What’s the EU’s vision when it comes to harnessing big data?

The EU is convinced that businesses and the public sector can be empowered through the use of data to make better decisions.
25 February 2020

Tram on its way in central street of Brussels, Belgium. Source: Shutterstock

Big data has come of age. In the early days, businesses and regulators didn’t really understand its value.

However, as organizations started using analytics and visualization platforms, evolving their systems to tap into real-time data from the Internet of Things (IoT), feeding it into artificial intelligence (AI) and machine learning (ML) systems, the phenomenal benefits of big data started becoming clearer.

Now, at the start of a new decade, the European Commission is keen to adopt a long-term view and develop a data strategy that stretches at least up to 2030, if not beyond.

According to communication published recently for consumption by the Europan Parliament, among other relevant bodies in the European Union (EU), the Commission is of the opinion that businesses, as well as the public sector in the region, can make better decisions if they tap into (big) data.

“It is all the more compelling to seize the opportunity presented by data for social and economic good, as data – unlike most economic resources – can be replicated at close to zero cost and its use by one person or organization does not prevent the simultaneous use by another person or organization,” said the document.

Obviously, in order to “release” this potential, the Commission understands that it needs to make access to data easy and create a framework for its responsible use.

Thoughtfully put together, the document showcases the Commission’s intention to create policies that allow the data stored, processed and put to valuable use in the region to equal at least its economic weight — “not by fiat, but by choice.”

The vision for a genuine, single market for data

Data has enormous value. In such a scenario, it makes perfect sense for the Commission to try to create a market where data can be bought and sold for a price — with the expectation that it is used freely and respectfully.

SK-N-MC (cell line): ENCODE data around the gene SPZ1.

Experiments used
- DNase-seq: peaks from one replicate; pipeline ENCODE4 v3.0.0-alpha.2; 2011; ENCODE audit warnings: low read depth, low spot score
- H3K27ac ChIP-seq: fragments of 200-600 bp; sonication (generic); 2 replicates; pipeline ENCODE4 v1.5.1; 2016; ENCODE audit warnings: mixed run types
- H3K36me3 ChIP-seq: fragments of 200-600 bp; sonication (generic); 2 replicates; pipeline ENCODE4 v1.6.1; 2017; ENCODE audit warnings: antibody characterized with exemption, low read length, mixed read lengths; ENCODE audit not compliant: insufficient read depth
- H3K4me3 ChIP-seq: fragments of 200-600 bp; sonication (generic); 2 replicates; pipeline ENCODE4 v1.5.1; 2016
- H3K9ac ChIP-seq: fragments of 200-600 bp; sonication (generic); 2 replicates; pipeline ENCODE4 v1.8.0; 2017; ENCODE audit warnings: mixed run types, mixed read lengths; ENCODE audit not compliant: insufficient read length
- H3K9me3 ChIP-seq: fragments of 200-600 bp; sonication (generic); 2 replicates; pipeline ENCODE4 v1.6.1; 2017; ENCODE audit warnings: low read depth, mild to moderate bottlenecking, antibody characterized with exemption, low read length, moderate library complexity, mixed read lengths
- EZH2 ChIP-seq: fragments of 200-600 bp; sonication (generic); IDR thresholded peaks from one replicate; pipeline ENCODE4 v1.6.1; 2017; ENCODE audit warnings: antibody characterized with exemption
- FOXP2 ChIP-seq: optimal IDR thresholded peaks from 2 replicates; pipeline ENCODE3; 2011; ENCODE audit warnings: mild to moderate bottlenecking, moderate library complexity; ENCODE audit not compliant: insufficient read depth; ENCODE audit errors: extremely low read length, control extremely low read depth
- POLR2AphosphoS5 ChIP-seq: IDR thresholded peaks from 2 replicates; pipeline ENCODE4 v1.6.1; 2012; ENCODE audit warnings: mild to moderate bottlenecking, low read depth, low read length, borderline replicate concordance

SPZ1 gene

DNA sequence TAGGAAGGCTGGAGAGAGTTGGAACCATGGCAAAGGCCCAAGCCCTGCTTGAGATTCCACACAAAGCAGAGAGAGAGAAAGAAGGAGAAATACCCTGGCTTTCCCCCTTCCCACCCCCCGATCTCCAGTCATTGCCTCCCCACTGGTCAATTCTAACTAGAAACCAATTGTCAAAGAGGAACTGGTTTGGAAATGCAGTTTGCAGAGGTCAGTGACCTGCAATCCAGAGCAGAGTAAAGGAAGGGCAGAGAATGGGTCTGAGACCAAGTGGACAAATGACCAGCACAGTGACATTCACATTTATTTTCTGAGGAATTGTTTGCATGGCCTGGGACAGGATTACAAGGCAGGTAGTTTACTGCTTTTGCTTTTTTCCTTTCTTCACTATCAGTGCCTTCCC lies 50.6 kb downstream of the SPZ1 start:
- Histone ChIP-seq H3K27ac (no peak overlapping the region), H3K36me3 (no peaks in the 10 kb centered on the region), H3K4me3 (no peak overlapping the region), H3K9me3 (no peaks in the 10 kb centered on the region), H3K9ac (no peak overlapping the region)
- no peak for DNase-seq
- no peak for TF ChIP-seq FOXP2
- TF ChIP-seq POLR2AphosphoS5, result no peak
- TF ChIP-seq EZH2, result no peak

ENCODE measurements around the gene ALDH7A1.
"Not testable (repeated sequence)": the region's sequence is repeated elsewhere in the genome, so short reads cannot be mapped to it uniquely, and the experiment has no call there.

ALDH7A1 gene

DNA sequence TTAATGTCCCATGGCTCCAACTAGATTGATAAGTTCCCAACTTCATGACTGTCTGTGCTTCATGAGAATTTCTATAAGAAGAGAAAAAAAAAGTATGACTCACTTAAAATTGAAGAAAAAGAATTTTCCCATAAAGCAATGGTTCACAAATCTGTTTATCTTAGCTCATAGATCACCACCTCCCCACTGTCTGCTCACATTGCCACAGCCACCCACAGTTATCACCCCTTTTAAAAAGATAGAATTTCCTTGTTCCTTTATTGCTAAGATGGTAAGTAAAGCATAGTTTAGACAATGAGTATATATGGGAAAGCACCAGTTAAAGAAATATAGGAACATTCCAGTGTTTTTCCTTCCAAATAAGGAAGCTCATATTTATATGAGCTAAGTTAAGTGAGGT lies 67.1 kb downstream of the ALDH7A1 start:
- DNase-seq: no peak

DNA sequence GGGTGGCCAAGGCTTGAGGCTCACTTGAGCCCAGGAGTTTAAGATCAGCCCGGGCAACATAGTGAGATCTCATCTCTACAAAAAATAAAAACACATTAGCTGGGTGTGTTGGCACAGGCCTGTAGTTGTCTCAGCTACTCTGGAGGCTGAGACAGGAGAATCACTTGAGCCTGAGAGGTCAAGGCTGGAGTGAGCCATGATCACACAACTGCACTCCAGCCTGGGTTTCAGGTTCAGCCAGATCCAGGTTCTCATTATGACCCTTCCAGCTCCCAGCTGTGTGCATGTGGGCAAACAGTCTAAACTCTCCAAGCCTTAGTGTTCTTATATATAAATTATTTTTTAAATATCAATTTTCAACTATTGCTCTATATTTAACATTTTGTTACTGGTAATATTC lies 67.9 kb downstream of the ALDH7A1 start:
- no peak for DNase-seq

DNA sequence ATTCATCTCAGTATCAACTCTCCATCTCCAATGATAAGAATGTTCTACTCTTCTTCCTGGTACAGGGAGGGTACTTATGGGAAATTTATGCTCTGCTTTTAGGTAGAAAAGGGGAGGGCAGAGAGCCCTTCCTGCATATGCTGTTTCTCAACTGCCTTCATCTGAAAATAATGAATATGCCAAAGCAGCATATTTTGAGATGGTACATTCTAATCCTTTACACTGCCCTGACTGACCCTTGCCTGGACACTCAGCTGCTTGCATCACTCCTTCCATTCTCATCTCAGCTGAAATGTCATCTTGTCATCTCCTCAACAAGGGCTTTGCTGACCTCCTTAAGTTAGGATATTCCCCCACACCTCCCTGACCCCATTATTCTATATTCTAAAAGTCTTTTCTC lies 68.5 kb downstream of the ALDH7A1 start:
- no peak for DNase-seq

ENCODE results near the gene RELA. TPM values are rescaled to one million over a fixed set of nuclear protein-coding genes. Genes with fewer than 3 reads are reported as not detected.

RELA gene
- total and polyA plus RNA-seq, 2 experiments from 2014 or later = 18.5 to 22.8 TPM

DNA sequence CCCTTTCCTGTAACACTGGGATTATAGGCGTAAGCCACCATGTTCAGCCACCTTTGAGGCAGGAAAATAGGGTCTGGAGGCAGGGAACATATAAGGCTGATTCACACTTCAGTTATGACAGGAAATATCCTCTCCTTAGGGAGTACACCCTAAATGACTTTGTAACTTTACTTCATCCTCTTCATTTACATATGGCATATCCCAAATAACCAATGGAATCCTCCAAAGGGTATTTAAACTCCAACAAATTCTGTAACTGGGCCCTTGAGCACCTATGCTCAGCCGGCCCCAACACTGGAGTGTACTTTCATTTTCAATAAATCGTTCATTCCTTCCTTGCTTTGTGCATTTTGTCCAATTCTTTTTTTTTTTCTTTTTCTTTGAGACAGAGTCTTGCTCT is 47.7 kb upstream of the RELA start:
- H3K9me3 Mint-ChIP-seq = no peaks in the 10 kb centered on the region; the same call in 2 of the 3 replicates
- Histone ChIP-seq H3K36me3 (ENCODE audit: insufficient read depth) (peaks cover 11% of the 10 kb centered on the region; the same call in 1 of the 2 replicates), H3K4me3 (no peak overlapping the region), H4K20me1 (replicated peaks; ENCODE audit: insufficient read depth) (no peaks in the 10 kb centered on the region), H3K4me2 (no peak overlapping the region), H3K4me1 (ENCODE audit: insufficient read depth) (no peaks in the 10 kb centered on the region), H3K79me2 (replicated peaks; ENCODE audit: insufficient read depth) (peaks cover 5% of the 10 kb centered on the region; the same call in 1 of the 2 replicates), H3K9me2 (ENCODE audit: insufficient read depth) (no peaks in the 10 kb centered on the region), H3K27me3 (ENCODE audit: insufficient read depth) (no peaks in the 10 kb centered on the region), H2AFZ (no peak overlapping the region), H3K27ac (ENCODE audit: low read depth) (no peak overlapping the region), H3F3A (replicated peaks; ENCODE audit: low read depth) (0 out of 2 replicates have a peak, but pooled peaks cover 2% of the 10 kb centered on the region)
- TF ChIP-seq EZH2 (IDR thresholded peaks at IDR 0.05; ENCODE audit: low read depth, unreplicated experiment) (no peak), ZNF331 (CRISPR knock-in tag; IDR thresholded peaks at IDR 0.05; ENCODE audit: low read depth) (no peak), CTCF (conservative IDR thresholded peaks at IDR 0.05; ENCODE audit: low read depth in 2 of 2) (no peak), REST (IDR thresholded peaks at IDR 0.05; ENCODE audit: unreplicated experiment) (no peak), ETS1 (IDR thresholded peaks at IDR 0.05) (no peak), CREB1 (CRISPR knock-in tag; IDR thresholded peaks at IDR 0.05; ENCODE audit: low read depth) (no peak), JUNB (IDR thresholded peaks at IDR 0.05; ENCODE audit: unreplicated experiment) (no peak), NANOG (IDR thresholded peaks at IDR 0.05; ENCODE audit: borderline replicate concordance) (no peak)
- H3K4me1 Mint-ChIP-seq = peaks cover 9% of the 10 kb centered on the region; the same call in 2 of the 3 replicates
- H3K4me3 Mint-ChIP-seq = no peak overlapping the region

In the document, the Commission has expressed an interest to collaborate with the world via its market which will trade in personal as well as non-personal data, including sensitive and high-quality business and industrial data.

Ultimately, it is expected that the market will make it possible for private and public organizations to boost growth, maximize efficiency, create more value, and minimize human carbon and environmental footprint.

Creating such a market, however, isn’t going to be easy.

According to the Commission, the EU needs to formulate the right kind of laws and design a strong governance framework in order to ensure the availability of data. Further, it recommends that efforts be made to establish standards, develop tools, and create sufficiently agile infrastructures to make it easy to handle data.

Making the investment of time, energy, and resources, by lawmakers, business owners, and other stakeholders in Europe, is expected to determine the region’s future digital competency and data literacy/maturity.

“This, in turn, will increase Europe’s technological sovereignty in key enabling technologies and infrastructures for the data economy,” said the document.

The Commission clearly sees the market as a route to accelerating the region’s ability to deploy big data analytics and AI and ML models at scale, giving rise to data-driven ecosystems in Europe.

Given the long term vision for big data that is emerging in Europe, the region’s efforts might gain momentum if legislations keep pace with emerging technology trends such as the roll-out of 5G, deployment of connected cars and smart cities, and launch of smart and integrated healthcare ecosystems.

Big data seems to have a big (and bright) future in the European Union.